Wheatsheaf Park. Home of Staines Town FC. Pic: The Guardian
By Harry Mottram: The latest association football club to be wound up has seen their Surrey ground turned into a derelict waste ground and the home of rabbits, weeds and vandals. Staines Town FC was founded in 1892 and until as recently as four years ago was in good shape with crowds of several hundred to see action in the Combined Counties League Premier Division North.
This summer all that was suspended over a decline in how the club was run by its owners and a dispute with the landlords Downing LLP. After several years run by successfully by a local business man Alan Boon who sold the freehold to a Sheffield United PLS who in turn sold it on toe Downing LLP. The club itself was sold to U.S based Joe Dixon (chairman) and Paul Jaszynski (CEO).
Staines Town supporter Mark Sandell takes up the story: “The new era begins with an attempt to buy back the freehold but nothing comes of it. It doesn’t take long before rumours circulate that players and managers aren’t being paid. Fans who meet Dixon (who travels on the team coach) say he tells them that he can’t spend as he’s taking on the Thames Club.
“What makes this more puzzling is Dixon is seen at a press conference in Bulgaria heading an alleged 250 million pound takeover of Levski Sofia. Again, nothing comes of it. The fans start a “boost the budget” fund so that the players would get something for their efforts.
“At one match last season, away to Guernsey, the fans paid out of their own pockets so that the players could have a pre-match meal. Staines still lose 6-2.”
By now there is a clear dispute between the club’s owners and the landlords which descends into acrimony. By March of this year the club closed as debts mounted up and the team played their final fixtures at nearby clubs before being suspended by the league. Supporters decided to take the club into their own hands and have sought to phoenix the club at the ground of another club in the town. The jury is out on that one while in the meantime the landlords at Wheatsheaf Park have an opportunity to redevelop the ground.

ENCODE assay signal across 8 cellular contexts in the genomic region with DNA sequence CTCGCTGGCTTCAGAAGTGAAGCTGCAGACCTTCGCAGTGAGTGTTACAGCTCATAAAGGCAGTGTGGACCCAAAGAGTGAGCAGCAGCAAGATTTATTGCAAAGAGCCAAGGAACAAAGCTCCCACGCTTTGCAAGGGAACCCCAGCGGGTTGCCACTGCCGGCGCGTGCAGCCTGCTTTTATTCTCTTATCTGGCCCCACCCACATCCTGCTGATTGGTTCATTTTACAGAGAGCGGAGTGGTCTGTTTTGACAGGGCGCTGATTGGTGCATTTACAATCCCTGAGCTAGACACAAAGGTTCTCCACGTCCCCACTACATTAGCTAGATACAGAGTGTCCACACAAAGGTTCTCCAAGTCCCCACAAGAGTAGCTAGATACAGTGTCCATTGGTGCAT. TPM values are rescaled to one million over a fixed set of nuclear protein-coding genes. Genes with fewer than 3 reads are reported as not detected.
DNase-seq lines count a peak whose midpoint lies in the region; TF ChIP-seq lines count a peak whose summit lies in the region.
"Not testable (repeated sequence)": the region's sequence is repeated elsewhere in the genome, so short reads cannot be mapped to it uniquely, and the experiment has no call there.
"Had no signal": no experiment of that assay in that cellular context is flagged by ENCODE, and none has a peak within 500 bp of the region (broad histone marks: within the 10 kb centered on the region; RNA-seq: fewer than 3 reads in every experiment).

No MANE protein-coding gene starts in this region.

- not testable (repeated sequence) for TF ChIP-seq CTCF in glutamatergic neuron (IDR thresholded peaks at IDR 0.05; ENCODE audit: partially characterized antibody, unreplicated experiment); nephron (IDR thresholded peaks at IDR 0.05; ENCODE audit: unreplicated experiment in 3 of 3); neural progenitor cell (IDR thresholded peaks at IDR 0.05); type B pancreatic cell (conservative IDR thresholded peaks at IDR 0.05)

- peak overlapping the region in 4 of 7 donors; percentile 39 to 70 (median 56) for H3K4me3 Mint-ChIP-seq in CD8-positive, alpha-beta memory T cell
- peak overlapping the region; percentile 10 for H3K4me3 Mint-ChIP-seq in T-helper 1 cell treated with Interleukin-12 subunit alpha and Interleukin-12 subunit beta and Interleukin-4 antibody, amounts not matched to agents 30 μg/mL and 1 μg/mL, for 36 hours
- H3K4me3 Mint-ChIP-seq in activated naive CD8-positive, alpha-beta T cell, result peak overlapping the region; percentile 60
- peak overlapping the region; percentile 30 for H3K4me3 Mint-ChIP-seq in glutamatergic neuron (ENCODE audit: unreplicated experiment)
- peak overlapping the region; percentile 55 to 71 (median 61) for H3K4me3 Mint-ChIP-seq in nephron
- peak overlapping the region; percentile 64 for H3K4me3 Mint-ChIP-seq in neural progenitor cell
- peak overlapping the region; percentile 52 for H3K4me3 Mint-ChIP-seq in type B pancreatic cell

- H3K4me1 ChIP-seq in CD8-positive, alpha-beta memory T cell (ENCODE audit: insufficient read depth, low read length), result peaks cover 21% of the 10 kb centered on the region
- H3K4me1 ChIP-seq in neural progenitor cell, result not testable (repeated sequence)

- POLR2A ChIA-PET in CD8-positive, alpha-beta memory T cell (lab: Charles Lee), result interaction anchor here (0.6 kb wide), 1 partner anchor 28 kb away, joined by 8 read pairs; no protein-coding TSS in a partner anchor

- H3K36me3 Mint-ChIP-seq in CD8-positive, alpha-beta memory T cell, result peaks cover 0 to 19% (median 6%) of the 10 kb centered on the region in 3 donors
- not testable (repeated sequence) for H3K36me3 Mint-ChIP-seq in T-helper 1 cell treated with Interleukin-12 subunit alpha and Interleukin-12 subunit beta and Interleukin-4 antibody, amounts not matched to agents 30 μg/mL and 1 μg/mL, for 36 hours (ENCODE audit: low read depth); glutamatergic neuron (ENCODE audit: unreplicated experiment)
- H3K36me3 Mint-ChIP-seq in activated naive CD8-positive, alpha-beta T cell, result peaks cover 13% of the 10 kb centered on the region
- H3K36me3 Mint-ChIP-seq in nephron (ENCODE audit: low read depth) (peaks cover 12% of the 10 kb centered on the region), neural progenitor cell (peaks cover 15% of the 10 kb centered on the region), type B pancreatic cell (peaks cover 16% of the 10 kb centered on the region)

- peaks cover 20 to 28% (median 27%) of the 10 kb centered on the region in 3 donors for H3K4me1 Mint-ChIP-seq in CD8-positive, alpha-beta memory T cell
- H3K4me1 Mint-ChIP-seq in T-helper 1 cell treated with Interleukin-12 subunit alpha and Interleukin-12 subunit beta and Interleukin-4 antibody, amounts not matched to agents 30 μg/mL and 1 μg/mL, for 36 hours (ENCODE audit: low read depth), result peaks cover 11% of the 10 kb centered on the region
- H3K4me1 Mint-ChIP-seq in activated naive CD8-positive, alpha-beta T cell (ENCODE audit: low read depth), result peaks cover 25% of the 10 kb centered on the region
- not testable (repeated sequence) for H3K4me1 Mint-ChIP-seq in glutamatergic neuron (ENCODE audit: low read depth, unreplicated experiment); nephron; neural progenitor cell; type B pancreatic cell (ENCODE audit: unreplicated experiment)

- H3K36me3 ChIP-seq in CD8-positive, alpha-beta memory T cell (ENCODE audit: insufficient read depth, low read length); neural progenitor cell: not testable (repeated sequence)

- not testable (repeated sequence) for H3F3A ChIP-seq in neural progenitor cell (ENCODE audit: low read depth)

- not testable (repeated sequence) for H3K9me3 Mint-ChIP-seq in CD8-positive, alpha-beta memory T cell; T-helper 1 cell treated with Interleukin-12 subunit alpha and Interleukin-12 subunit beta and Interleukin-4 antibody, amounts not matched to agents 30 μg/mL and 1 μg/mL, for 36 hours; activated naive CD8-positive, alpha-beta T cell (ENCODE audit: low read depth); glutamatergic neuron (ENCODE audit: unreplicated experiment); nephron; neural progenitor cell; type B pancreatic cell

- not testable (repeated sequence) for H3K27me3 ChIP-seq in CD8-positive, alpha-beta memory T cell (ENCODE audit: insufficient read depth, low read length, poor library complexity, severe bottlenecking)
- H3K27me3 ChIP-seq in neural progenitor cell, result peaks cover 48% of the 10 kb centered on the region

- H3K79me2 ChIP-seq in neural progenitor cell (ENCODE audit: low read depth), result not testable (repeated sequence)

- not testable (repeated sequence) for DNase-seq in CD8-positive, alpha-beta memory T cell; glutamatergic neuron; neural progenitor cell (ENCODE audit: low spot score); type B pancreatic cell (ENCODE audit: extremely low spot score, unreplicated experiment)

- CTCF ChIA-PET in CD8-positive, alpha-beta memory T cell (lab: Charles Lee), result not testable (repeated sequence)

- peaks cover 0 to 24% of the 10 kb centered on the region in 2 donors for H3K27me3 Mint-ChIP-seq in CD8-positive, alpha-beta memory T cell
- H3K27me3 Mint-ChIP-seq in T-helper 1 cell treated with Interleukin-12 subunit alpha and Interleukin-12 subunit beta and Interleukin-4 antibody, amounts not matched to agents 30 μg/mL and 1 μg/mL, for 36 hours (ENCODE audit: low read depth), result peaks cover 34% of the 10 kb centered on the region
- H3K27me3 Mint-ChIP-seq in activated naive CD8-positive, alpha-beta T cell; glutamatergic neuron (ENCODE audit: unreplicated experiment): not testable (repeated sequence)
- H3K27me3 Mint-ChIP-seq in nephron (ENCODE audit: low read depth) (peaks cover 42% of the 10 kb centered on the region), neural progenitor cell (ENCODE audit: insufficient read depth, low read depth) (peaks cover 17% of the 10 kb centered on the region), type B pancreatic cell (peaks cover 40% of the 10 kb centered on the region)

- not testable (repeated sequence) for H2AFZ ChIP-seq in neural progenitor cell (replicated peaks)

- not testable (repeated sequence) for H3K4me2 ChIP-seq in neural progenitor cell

Ian Carrotte of ICSM said it should never have been thus since until fairly recently the Chelsea Women’s Football Team played at the ground bringing in much needed revenue. He said running a football club needs specialist skills and that there are sharks out there who only see the ground as a potential development site.
Since the 1980s Newport County, Bury, Rushden & Diamonds, Chester, Wigan, Mansfield. Wimbledon, Maidstone, Aldershot, Middlesborough, Tannmere Rovers, Walsall, Northampton, Kettering, Maidstone, Hartlepool, Barnet, Exeter, Gillingham, Doncaster, Millwall, Bournemouth, Crystal Palace, Chester, Portsmouth, Hull, QPR, Halifax, Notts County, Barnsley, Leicester, Port Vale, Derby County, Wrexham, Cambridge United, Rotherham, Crawley, Leeds, Luton, Southampton, Stockport, Northwich Victoria, Salisbury, Plymouth argyle, Rhyle and Coventry City have all hit the buffers owing collectively millions to suppliers, landlords and the taxman. Some entered administration and found buyers almost straight away, others lost everything including their ground and have been reformed by the fans and others have been able to negotiate a CVA with creditors. In each case suppliers – from the local printers of the match programs to the caterers supplying burgers and chips – were left unpaid. And yet most have either managed to trade their way out of administration of in effect done a phoenix.
Ian Carrotte of ICSM gives this sage advice to potential suppliers: “If you decide to trade with a club then don’t go in too deep, stick to your payment terms of 30 days maximum and be prepared to suffer if they go bust. It’s best to be a supporter of the team as at least that way you could argue you have invested in the club and could solve your conscience that way if the worst happens. My advice is treat clubs like you would any other business – and don’t let them fob you off with late payments.”
For information on ICSM visit www.icsmcredit.com or call 0844 854 1850.
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For details for the work of the journalist Harry Mottram visit www.harrymottram.co.uk